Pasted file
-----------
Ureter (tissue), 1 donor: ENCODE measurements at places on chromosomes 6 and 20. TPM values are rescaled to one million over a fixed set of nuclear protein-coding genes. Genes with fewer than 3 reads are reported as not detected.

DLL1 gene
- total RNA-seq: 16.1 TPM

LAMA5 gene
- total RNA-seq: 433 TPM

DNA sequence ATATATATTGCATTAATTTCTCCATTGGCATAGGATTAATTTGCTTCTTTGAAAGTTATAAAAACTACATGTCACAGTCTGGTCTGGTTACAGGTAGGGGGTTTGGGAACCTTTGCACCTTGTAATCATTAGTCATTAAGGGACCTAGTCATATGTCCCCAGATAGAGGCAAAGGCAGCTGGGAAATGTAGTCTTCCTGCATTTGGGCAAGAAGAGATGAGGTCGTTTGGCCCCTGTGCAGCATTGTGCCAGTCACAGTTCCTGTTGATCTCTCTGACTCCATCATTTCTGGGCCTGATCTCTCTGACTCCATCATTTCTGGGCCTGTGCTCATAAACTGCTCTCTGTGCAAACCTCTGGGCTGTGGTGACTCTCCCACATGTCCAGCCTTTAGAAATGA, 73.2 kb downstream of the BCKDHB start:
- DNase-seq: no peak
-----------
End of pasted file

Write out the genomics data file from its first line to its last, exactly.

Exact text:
Ureter (tissue), 1 donor: ENCODE measurements at places on chromosomes 6 and 20. TPM values are rescaled to one million over a fixed set of nuclear protein-coding genes. Genes with fewer than 3 reads are reported as not detected.

DLL1 gene
- total RNA-seq: 16.1 TPM

LAMA5 gene
- total RNA-seq: 433 TPM

DNA sequence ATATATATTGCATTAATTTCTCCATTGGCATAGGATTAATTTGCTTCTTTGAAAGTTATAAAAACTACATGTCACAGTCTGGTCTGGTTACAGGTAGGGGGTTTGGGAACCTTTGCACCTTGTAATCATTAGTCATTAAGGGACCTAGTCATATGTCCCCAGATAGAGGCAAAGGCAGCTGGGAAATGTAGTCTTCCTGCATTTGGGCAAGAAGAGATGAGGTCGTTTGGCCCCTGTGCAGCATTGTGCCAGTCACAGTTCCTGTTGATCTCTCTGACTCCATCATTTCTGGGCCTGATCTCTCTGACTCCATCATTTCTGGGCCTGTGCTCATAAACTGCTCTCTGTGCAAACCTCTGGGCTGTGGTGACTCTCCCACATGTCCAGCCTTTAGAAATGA, 73.2 kb downstream of the BCKDHB start:
- DNase-seq: no peak